We know it in our hearts, but we still fall prey to it, probably many, many times in a life.
Red, vicious, smoldering, fiery anger. At people. At unfair things. At the world. Ultimately, at ourselves.
The words below were written by Robert Thurman, the internationally known scholar and expert on religion, spirituality and Tibetan Buddhism.
Thurman, in Love Your Enemies, puts it into such startlingly sensible language: anger is an addiction. Addiction is bad for you. Do not rationalize your anger. Even when you really believe your anger is justified.
There is such beauty and clarity here:
Anger is the wish to obliterate the target. It is the hot flash of destructive momentum that makes people lash out and, in too many cases, recklessly destroy lives, destroy the environment, destroy the very way of life of those perceived to be the enemy.
In the Buddhist teachings, it is said that one moment of hatred against an enlightened being produces eons of negative effects, leading the hating person into a season in hell.
Anger is like a powerful addiction. We’re addicted to anger as a state of being and a way of acting in the world. But if we are to have any peace, we must recognize hatred and anger as potentially lethal compulsions that we have to kick.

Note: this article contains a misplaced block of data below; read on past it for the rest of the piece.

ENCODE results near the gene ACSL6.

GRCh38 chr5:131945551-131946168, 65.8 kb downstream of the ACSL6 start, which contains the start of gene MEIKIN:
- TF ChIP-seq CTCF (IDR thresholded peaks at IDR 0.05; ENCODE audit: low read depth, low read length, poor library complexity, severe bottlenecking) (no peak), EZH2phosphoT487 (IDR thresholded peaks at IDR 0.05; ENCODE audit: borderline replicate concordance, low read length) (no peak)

Like any addict, we have to realize the full power of these mental impulses in order to truly resolve to free ourselves from them.
We must not be confused by the thought that sometimes anger has a positive use, such as impelling us to take action against injustice.
In fact, critical judgment and ethical commitment is what impels us to act to correct injustice, and if anger goes along with them, it tends to make that action ineffective. But such kinds of rationalization are how addictive substances keep their hold on us. It would be like saying that because heroin is sometimes used for end-of-life palliative care, addiction to heroin is not all that bad.
We must decide that anger and hatred serve no useful purpose and that for all intents and purposes they are categorically destructive, even though sometimes their harmful effects do not appear immediately. Even if we do decide that anger is bad for us, like any addiction, to reach the point of resolving definitely to eliminate it, we need to know precisely what we’re dealing with.
Love elephant and want to go steady?
Editor: Catherine Monkman